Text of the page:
The factual distinction between Foxborough and the instant case indicates respondent's reliance on Foxborough is misplaced. The plaintiff in Foxborough initially hired the negligent attorney to represent his legal interests in an annexation rights claim. He then rehired him as an expert witness in the same claim. By contrast, Lockley's complaint states he hired Law Office to represent his legal interests in a workers' compensation claim. On its face, Lockley's complaint alleges Law Office continuously represented [ appellant's] legal interests on the same specific matter of "claim for worker's compensation from 1988 until March 1999." We may reasonably infer from the amended complaint that Lockley hired Law Office in only one capacity, that of legal representative. Law Office, therefore, may not reasonably claim that Lockley's complaint alleges Lockley hired Law Office to represent him in a capacity that was "only tangentially related to the legal representation" it provided Lockley in the workers' compensation claim.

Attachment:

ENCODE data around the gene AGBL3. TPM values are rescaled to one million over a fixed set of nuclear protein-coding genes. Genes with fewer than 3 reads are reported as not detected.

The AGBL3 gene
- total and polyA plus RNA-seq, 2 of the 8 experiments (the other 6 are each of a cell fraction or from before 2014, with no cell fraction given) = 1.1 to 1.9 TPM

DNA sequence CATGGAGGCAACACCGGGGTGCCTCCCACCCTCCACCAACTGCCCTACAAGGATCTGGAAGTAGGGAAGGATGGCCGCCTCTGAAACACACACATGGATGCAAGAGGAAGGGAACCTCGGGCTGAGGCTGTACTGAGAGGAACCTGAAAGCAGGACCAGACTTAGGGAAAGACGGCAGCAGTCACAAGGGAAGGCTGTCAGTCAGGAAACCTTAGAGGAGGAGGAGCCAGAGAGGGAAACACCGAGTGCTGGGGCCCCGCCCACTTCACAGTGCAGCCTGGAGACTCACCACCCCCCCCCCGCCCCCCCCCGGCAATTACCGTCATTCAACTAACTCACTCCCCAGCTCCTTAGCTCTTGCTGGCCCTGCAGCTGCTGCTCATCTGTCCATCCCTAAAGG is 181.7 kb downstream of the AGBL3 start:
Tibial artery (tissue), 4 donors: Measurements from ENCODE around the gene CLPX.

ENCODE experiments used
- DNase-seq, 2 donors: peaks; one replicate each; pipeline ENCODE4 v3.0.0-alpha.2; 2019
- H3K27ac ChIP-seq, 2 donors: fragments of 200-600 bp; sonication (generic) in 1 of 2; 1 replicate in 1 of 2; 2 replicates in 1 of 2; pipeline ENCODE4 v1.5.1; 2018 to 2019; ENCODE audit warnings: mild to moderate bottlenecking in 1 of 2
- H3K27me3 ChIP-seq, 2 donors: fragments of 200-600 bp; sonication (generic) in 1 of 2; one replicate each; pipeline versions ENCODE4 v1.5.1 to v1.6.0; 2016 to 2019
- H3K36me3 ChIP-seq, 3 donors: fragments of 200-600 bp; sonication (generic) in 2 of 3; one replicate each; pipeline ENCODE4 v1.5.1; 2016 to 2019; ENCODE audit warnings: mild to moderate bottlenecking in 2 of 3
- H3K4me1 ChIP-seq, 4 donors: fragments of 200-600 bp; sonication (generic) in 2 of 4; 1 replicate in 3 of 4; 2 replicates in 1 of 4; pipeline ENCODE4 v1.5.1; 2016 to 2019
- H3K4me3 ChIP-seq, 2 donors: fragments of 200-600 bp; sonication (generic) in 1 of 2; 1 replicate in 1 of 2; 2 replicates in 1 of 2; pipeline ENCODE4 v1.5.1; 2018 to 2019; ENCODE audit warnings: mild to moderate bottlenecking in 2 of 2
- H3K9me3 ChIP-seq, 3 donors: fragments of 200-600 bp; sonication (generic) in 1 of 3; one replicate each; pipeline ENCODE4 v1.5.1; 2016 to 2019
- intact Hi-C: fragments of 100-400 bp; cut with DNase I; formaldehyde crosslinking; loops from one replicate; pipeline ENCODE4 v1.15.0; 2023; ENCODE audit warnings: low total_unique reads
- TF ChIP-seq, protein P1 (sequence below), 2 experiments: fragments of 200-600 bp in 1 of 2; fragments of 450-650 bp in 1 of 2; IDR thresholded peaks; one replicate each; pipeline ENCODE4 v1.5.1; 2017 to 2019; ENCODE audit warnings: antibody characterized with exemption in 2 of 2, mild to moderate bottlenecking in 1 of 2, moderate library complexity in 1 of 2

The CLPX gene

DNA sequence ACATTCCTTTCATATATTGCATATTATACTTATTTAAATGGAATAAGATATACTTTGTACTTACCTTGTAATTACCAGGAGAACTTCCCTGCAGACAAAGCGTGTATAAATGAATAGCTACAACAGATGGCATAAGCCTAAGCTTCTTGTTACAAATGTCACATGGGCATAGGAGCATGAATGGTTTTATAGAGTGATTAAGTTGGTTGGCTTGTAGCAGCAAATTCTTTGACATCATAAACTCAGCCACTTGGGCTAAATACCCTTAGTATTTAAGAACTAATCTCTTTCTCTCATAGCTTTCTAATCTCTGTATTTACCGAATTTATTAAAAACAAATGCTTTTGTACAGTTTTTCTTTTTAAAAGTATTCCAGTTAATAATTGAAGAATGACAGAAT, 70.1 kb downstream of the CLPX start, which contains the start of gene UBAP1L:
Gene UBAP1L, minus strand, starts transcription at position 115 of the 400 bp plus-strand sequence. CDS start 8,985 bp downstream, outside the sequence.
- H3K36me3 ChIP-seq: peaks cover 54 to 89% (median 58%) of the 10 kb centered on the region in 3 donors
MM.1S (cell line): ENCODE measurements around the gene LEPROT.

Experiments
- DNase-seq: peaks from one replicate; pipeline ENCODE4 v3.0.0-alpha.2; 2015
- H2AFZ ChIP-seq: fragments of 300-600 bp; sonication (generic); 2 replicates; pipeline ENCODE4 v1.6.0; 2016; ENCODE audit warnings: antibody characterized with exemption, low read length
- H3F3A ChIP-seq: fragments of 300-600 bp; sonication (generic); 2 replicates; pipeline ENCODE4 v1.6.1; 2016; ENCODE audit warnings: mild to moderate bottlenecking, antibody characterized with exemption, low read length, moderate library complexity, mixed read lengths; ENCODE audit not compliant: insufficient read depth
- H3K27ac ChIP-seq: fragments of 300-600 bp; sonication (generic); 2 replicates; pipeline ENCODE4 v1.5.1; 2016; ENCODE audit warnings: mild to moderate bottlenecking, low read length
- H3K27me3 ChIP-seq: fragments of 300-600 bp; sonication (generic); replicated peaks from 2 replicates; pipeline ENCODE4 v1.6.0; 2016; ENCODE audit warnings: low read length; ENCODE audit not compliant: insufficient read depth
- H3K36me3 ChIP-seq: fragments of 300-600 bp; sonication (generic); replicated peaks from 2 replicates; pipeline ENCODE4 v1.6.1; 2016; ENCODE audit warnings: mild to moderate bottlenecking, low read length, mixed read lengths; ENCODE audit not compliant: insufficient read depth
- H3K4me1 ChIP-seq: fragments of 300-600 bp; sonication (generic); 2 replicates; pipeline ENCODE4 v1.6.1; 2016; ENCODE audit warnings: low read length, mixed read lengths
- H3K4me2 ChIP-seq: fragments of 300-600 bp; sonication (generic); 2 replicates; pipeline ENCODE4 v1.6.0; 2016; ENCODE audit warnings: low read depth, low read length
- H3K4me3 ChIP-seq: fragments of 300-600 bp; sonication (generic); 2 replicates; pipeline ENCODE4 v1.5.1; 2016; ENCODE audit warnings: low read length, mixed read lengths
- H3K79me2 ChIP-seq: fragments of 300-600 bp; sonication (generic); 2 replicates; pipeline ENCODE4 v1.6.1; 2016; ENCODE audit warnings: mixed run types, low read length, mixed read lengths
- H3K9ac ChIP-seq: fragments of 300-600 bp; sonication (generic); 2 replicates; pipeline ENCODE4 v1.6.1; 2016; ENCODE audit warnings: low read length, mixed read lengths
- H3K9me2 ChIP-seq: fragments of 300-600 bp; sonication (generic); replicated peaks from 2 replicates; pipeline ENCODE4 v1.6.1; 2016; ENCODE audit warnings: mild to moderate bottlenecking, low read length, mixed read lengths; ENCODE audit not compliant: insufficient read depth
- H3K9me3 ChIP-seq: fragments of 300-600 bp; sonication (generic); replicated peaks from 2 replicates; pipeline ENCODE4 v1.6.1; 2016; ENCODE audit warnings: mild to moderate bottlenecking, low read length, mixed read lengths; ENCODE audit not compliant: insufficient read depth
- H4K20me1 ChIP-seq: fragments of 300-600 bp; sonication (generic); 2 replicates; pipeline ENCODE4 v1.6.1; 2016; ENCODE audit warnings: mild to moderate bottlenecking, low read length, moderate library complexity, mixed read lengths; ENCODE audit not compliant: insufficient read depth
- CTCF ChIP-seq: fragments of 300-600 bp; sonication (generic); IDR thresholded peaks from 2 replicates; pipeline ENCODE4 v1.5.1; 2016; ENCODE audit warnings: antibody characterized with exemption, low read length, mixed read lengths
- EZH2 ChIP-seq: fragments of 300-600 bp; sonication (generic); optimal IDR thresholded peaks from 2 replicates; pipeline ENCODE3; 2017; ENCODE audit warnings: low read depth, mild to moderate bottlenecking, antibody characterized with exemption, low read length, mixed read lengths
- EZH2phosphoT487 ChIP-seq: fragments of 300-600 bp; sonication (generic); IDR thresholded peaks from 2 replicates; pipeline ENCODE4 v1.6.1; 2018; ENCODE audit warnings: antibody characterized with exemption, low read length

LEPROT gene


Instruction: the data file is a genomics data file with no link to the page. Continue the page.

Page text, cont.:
Moreover, the evidence in the record before us suggests Law Office's representation regarding Lockley's workers' compensation claim and Law Office's alleged representation in connection with the C R agreement constituted the same specific subject matter. Law Office conceded it was representing appellant in a workers' compensation claim at the time the C R agreement was being negotiated. Law Office further conceded it advised Lockley to sign the agreement. The agreement clearly and adversely affected Lockley's claim to all workers' compensation benefits. Therefore, Law Office's advice to Lockley in connection with the agreement and Law Office's representation with regard to Lockley's workers' compensation claim appear, at least at this stage of the litigation, to have comprised the same specific subject matter.